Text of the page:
These bouts fill out a card that will be headlined by Japanese Light Welterweight champion Valentine Hosokawa (24-6-3, 11) [細川バレンタイン] defending his title against mandatory challenger Koki Inoue (12-0, 10) [浩樹井上] and will also feature an excellent contest between Aso Ishiwaki (5-2, 3) [石脇麻生] and Yoji Saito (1-1, 1) [齊藤陽ニ].
For fans wanting to watch this card but can't get to Tokyo, it will be aired live on G+.
Oho stops Tomioka for Youth title!
Earlier today at the Korakuen Hall fight fans saw an all out war for the Japanese Youth Light Flyweight title, as Ryuto Oho (11-4-1, 3) [大保龍斗] battled against the hard hitting Tetsuya Tomioka (5-3, 5) [富岡哲也] for the vacant title.
The fight started at a brilliant pace with the two men trading blows almost from the off. Oho pressed the action, as if showing no fear of Tomioka's vaunted power, and put the hard hitting man on the back foot. The game plan seemed to be a great success for Oho who seemed to take Tomioka by surprise.
In the middle of the opening round Tomioka had his moments, but they were few and far between.
The second round again saw Oho press Tomioka and make him uncomfortable. Tomioka then began to show weakness, almost running away from the marauding Oho who seemed to smell blood. Tomioka began to hold his ground but was visibly wilting. A left hook followed by a right hand shook Tomioka hard. He then held his feet and took further punishment as Oho went for the kill. To his credit Tomioka stood his ground and fired back, but Oho wasn't to be denied and dropped Oho with a body shot late in the round. Tomioka tried to beat the count but was stopped as corner threw in the towel.
With the TKO scored Oho won his first title, and couldn't hide how much the victory had meant to him. For Tomioka the loss will be a hard one, but given his youth he will almost certainly be back in the near future.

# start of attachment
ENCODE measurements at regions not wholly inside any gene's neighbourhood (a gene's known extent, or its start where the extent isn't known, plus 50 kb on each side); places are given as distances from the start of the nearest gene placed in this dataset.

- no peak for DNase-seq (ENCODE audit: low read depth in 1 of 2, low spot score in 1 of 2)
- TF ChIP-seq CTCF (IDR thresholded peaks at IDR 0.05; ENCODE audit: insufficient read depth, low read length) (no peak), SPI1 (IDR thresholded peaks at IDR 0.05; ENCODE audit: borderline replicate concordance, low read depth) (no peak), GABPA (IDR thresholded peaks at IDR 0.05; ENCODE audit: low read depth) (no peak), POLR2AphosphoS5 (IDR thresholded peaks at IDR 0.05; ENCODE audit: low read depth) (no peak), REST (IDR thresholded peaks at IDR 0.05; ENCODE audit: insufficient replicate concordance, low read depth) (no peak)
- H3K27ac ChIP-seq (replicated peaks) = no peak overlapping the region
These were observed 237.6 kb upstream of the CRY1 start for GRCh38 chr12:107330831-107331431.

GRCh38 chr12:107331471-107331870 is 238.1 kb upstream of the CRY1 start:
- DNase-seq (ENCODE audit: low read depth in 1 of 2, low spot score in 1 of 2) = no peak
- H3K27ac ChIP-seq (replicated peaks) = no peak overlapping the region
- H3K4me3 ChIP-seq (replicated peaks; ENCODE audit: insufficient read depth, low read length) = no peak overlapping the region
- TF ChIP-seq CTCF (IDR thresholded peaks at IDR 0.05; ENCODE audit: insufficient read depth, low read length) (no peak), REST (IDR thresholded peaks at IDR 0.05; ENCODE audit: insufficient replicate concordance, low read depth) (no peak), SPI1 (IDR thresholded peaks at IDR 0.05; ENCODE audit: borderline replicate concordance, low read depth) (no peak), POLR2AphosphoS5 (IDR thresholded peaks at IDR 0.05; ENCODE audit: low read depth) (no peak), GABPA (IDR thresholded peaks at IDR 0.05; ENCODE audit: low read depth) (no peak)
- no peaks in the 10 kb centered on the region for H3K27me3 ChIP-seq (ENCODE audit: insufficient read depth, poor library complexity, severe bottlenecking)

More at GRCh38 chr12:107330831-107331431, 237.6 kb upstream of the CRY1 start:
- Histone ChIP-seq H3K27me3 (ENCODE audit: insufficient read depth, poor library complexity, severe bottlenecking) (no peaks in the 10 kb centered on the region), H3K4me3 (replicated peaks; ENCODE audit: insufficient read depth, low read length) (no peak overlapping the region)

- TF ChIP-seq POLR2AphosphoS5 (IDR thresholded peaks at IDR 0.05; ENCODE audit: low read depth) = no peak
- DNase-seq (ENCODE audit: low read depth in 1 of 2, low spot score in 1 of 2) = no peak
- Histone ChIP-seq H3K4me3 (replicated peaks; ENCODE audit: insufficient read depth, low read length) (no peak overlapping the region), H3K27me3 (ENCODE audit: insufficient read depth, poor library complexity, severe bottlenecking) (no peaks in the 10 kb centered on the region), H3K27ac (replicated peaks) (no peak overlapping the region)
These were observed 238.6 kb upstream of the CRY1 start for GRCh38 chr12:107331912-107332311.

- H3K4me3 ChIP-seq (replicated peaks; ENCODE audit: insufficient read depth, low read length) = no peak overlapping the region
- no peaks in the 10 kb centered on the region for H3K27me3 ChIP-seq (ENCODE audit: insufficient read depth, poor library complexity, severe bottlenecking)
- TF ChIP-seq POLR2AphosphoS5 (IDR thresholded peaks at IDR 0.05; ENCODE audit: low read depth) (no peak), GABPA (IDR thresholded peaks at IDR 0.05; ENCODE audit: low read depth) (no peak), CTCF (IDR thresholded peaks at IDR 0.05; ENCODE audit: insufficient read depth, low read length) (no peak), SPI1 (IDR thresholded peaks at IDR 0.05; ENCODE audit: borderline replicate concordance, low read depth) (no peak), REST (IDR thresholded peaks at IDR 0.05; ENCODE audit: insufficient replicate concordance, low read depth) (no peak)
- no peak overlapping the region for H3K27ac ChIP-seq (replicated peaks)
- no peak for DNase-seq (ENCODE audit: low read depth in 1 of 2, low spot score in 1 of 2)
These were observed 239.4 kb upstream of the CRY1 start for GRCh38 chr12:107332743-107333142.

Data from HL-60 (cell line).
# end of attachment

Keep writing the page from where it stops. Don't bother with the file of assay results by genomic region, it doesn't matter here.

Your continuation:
(Image courtesy of boxingnews.jp)
Tomorrow fight fans at the Korakuen Hall will get the chance to see a Japanese Youth Light Flyweight title fight, with Tetsuya Tomioka (5-2, 5) [富岡哲也] battling against Ryuto Oho (10-4-1, 2) [大保龍斗]. Today, ahead of their bout, the two men took part in their weigh in, and both managed to make the 108lb weight limit.
On the scales both men were bang on the limit of 108lbs and both looked in great shape.
For Oho this is actually a career lowest and he has really fought almost his entire career as a Flyweight, though has fought as high as Super Flyweight. Despite moving down in weight he looked in good shape and seemed confident of winning his first professional title.
As for Tomioka the weight is actually what he has been fighting, though he has dipped his toes at Flyweight a couple of times. Notably the heavy handed youngster will be fighting for the first time in almost a year, following his loss toi Katsunori Nagamine in an absolute barn burner last May.
For fans wanting to watch this bout it will be shown on boxingraise, though we suspect it will be shown on delay and not live, sadly.
(Image courtesy of boxmob.jp)